Robots are picking up sexist and racist biases based on information used to program them predominantly coming from one homogenous group of people, suggests a new study from Princeton University and the U.K.'s University of Bath. But robots based on artificial intelligence (AI) and machine learning learn from historic human data and this data usually contain biases," Caliskan tells The Current's Anna Maria Tremonti. With the federal government recently announcing a $125 million investment in Canada's AI industry, Duhaime says now is the time to make sure funding goes towards pushing women forward in this field. "There is an understanding in the research community that we have to be careful and we have to have a plan with respect to ethical correctness of AI systems," she tells Tremonti.
I am trapped at a dull dinner following a dull talk: part of a series of dinners and talks that grad students organise, unpaid (though at considerable expense to themselves--experience! The pop culture idea of Kirk, Captain of the Enterprise for the first Star Trek series (ST:TOS) and the original run of films, has become almost synonymous with Zapp Brannigan from Futurama. The article "Captain Kirk's 8 Most Impressive Love Conquests" gives us such bon mots as these: For three glorious seasons, Star Trek's Captain James T. Kirk boldly seduced and explored women no Earth-man had been with before. Kirk's storied history of womanising seemingly consists of his having seriously dated a fairly small number of clever women in Uni.
Our devices are connected, personal digital assistants answer our queries, algorithms track our habits and make recommendations, AI is sparking advancements in medicine, cars will soon be driving themselves, and robots will be delivering our pizza etc. An AI-judged beauty contest went through thousands of selfies and chose 44 fair skin faces and only one dark face to be the winners. Tools are usually designed for men, women clothing have no pockets, seat belts were till recently only tested on male dummies, thus putting women at greater risk in case of a crash. Artificial intelligence gives us the incredible opportunity to wipe out human bias in decision making.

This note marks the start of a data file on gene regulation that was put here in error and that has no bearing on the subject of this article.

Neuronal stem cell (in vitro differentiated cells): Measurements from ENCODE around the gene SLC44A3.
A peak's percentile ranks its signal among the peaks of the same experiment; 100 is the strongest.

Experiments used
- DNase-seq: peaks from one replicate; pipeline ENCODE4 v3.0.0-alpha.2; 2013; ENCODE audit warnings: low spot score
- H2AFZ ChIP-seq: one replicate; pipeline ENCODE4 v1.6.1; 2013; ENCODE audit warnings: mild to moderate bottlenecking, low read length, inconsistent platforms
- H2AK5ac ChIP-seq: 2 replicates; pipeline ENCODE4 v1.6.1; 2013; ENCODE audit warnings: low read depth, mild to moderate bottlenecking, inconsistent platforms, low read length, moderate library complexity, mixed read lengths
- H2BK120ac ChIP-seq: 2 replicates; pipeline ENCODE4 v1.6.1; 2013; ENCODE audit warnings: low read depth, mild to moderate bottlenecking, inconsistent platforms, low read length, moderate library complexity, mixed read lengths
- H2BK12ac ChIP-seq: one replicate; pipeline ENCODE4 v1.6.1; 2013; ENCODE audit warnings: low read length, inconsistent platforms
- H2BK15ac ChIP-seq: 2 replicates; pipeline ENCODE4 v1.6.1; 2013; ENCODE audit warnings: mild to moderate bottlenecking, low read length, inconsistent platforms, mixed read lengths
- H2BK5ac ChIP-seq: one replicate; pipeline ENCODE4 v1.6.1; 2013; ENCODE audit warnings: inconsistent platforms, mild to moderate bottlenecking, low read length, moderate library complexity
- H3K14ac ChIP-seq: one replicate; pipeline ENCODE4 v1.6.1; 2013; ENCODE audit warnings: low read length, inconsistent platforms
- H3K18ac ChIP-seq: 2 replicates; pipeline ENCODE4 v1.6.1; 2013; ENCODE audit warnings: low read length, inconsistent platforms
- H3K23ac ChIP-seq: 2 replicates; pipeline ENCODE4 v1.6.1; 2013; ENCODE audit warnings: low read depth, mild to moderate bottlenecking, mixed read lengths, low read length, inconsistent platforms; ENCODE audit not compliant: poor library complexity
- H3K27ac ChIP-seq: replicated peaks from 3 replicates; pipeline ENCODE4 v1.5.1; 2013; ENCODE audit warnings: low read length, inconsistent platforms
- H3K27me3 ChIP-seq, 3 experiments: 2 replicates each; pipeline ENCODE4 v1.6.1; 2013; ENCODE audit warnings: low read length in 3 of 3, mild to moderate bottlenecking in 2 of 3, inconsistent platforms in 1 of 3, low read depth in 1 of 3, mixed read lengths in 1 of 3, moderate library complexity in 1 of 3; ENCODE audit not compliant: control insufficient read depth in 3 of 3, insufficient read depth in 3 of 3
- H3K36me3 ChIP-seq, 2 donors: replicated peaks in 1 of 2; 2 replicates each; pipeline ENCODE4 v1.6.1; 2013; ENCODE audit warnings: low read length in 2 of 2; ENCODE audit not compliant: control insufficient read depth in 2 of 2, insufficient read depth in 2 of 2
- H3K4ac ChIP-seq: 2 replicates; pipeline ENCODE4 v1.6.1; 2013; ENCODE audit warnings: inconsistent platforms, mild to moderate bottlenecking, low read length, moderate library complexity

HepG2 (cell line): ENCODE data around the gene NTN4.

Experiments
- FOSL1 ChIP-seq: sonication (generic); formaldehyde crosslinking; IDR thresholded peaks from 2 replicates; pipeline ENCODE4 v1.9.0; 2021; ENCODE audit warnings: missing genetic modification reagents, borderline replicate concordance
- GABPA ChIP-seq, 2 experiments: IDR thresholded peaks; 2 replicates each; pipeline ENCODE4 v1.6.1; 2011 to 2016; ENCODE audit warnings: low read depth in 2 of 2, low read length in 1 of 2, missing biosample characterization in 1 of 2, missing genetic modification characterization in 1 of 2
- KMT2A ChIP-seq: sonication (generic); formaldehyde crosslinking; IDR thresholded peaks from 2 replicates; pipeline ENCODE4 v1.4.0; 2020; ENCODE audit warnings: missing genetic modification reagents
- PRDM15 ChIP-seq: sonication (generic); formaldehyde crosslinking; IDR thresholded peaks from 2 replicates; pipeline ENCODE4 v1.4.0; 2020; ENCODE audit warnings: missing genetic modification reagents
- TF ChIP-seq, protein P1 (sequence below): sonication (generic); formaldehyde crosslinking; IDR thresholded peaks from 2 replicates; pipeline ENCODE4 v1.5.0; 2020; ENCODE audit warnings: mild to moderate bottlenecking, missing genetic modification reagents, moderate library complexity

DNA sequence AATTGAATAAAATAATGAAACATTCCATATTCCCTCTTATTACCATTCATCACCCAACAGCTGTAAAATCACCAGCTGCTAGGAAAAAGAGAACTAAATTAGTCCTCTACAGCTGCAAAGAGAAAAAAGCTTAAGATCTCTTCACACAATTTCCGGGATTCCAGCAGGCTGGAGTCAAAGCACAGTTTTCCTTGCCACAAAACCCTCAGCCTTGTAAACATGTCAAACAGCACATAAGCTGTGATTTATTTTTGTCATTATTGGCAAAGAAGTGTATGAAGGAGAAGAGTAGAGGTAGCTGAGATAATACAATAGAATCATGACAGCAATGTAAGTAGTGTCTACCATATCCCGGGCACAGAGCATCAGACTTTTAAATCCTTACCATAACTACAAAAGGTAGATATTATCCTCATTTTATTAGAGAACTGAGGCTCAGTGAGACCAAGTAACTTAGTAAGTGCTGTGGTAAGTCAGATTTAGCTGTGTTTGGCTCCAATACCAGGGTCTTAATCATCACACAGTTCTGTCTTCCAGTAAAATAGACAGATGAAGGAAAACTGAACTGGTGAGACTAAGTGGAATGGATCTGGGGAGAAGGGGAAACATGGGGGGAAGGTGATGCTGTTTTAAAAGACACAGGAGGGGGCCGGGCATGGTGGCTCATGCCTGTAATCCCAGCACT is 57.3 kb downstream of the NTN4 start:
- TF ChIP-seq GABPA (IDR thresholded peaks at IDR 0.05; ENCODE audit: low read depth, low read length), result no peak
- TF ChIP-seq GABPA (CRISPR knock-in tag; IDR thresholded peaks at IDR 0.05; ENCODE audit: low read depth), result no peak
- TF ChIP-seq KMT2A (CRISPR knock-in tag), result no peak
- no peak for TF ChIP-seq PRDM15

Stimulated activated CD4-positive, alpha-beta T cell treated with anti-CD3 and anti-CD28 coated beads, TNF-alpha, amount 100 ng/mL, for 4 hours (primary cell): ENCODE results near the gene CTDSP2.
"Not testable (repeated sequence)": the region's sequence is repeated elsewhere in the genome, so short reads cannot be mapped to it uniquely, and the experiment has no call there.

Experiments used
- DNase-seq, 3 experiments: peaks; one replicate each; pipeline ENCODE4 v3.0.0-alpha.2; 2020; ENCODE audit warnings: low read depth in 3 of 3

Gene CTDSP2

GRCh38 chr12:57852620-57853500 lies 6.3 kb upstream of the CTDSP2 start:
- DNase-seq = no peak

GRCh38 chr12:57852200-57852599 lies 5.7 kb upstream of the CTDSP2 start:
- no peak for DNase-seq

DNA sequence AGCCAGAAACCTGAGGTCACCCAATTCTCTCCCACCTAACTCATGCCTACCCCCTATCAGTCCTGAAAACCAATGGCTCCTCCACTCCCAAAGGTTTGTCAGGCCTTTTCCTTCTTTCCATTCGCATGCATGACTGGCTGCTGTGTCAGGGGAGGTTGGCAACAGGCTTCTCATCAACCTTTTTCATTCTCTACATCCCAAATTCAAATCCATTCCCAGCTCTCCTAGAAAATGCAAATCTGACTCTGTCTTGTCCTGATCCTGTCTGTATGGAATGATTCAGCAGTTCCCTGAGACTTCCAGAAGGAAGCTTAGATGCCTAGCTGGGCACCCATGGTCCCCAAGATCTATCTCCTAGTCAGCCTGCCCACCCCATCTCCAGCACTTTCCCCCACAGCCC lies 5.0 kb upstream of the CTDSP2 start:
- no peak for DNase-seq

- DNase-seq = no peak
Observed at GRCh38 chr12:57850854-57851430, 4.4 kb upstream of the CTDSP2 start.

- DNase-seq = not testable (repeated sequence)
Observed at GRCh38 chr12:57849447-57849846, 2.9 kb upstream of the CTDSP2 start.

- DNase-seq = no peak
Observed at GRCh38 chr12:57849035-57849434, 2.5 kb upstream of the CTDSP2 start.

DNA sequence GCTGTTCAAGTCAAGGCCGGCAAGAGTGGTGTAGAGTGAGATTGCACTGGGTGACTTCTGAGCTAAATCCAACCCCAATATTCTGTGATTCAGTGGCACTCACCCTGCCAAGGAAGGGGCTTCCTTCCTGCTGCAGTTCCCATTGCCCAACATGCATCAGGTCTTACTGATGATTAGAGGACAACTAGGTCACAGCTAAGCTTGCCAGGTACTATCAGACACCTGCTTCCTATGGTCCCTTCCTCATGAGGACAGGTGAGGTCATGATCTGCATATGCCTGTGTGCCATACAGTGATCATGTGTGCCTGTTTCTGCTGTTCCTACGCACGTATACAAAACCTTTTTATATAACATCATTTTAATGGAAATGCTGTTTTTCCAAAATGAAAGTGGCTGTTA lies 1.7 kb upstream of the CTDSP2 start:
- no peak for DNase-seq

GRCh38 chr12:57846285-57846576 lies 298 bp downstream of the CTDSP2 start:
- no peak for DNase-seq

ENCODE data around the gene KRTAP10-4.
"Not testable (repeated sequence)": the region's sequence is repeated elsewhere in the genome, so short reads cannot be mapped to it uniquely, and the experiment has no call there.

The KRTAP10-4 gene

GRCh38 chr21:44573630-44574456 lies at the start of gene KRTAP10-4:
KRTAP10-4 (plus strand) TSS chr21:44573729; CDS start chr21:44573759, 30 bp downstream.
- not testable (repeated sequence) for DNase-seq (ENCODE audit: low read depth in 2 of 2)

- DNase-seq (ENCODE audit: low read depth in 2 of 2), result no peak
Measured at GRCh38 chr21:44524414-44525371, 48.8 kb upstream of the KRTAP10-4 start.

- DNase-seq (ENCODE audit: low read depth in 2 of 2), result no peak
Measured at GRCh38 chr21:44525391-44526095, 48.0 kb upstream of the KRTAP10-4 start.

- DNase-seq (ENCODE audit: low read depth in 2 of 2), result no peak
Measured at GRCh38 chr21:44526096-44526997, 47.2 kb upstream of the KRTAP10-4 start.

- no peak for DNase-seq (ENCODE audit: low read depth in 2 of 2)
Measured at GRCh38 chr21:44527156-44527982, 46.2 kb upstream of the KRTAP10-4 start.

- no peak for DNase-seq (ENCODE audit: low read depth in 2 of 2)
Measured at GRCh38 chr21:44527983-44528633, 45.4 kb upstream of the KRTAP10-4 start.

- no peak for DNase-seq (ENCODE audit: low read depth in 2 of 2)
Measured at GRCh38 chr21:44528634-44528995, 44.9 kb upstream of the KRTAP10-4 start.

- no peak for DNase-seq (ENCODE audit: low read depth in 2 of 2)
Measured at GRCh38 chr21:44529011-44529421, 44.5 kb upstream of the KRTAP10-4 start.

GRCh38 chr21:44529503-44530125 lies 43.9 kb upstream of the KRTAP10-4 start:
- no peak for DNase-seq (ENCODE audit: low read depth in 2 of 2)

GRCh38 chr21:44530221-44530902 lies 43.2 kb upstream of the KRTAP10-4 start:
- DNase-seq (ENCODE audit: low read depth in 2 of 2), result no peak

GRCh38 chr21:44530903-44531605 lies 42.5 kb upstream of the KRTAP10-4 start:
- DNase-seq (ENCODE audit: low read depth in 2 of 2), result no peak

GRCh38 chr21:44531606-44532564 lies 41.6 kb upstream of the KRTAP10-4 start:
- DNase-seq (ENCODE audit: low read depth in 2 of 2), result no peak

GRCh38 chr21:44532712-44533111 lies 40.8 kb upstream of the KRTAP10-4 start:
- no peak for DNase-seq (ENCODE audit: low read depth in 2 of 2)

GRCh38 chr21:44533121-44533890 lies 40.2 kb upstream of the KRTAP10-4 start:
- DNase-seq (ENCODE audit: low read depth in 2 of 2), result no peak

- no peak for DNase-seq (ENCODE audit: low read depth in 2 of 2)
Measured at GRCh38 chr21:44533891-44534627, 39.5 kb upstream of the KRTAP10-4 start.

Algorithmic bias--when seemingly innocuous programming takes on the prejudices either of its creators or the data it is fed--causes everything from warped Google searches to barring qualified women from medical school. Tay's embrace of humanity's worst attributes is an example of algorithmic bias--when seemingly innocuous programming takes on the prejudices either of its creators or the data it is fed. Recently, a Carnegie Mellon research team unearthed algorithmic bias in online ads. When they simulated people searching for jobs online, Google ads showed listings for high-income jobs to men nearly six times as often as to equivalent women.